Jonathan Boen  

A New Horn Concerto: From Concept To Recording - Part 1

Jonathan Boen
April 30, 2019

Editor's Abstract (Click to Hide)

"Life would be so much better if only I had artistic control..."

It would be difficult to find a musician who hasn't had this thought cross their mind at one point or another in their career, and Lyric Opera of Chicago Principal Horn, Jon Boen, is no exception. However, in Jon's case he discovered that developing the initiative to capture artistic control is accompanied by a great deal of personal risk. Furthermore, the amount of that risk increases proportionately with the size of the project.

This article is the first of two where Jon recounts the details related to the costs - both economic and personal - of commissioning, performing, and recording a major concerto for French Horn and orchestra.

- Drew McManus

Click to Play Editor’s Note: This article is enhanced with high quality audio clips designed to let you listen to what you’re reading about. Wherever you see a musical notes icon like the one at the top of this paragraph, click to hear the corresponding audio file (try the one above to see how it works).

Ever since I started playing the French Horn, I’ve always wondered about the origin of each new concerto that I’ve encountered. Was it written for a specific performer? Who premiered the piece? Did the composer have a personal relationship with the musician for whom it was written? What was the inspiration for the composer? Where was it first performed? Was it well received? Many questions such as these can be easily answered through historical research.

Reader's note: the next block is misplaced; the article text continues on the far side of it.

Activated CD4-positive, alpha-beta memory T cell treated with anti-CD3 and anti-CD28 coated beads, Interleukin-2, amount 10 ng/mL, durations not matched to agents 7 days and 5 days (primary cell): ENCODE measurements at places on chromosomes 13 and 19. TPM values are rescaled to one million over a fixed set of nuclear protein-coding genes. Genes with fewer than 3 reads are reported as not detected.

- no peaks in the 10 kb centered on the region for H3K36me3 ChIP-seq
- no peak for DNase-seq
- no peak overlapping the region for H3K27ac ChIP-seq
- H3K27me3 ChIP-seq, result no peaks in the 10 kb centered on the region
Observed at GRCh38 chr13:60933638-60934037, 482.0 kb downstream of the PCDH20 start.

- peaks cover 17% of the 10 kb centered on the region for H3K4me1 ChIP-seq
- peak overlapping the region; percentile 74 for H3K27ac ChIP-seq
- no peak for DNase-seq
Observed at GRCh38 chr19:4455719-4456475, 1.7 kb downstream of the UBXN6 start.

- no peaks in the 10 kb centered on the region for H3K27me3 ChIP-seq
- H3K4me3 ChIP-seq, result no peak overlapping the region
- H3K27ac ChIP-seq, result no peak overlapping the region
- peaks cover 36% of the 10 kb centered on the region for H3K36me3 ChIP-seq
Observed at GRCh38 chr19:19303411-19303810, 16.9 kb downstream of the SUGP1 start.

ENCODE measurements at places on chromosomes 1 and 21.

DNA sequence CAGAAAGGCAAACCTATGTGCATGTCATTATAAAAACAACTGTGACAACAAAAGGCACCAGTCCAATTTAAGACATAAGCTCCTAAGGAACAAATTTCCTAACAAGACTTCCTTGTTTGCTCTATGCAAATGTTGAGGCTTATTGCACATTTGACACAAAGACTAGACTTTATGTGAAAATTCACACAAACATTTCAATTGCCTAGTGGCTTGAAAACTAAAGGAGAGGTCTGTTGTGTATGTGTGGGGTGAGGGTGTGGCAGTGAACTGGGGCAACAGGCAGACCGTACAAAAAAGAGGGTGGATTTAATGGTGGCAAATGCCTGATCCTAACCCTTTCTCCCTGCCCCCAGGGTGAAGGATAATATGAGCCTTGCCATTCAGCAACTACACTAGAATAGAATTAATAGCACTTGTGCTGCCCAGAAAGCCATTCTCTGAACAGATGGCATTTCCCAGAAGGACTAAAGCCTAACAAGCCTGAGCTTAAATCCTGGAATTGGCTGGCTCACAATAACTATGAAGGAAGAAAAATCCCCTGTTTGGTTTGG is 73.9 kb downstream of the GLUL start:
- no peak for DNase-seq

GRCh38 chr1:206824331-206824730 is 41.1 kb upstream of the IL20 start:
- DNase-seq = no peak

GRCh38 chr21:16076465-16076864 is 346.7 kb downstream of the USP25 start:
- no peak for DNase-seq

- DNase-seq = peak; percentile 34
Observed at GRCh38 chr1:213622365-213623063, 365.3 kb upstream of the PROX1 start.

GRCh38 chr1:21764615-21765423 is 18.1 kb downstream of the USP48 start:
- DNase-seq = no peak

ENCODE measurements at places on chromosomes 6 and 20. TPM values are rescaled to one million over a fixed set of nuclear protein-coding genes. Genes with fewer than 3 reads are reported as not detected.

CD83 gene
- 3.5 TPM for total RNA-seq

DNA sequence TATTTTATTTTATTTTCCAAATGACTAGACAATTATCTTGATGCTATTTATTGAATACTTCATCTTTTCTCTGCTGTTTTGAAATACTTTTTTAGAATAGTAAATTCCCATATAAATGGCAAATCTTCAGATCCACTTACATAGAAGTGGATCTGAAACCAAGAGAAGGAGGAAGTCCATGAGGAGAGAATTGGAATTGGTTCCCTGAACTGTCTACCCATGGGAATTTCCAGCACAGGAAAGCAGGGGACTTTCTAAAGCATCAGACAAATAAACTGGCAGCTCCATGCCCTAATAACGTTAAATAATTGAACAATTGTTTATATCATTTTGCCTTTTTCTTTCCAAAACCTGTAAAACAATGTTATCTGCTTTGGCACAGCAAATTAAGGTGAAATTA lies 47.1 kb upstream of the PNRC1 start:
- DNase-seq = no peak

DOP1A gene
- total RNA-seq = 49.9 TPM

However, I’ve still always marveled at what it might be like to be in the midst of bringing a new composition to life. I surmised that it must be extremely exciting to experience the process first hand. Eventually, I found myself wondering “How could I create a new concerto?” Well, obviously, I’d need a composer who was inclined to spend the time to write it, a commitment for performances, a lot of money, and time to practice. At that point in the process, the only thing I had from that list was time. As such, commissioning a horn concerto was more of a hopeful dream than a serious project.

Nevertheless, I remained committed to the idea, and by 1983 I had developed contacts that eventually resulted in securing the commission fee and funding for performances. By that same point in time I had also established myself as a professional player and developed a relationship with an excellent composer, so I brought all of these resources together to create what would become known as Horn Concerto.

Finding The Composer

I met Jan Bach in 1974 during my last year of high school while playing as a substitute musician with the Rockford Symphony Orchestra. The following year, as a freshman at Northern Illinois University, I joined the RSO horn section and commuted weekly to Rockford for services. Jan was serving as the Principal Horn of the section at that time and since we lived in the same area, we drove to services together.

We had great conversations during the car trips and consumed copious amounts of fresh cookies as we detoured past my parents’ home before heading back to NIU. I admired Jan on several levels: as a musician, a theory and composition professor, and especially as a gifted composer. Some of Jan’s works which I’ve also personally performed are his Laudes For Brass Quintet Click to play and Four 2-Bit ContraptionsClick to play.

Furthermore, Jan was intimately familiar with the French Horn’s capabilities, was acquainted with my abilities as a horn player, and was (and still is) extremely well respected in the brass community. All of these things led me to feel that Jan was an ideal choice to write my horn concerto.

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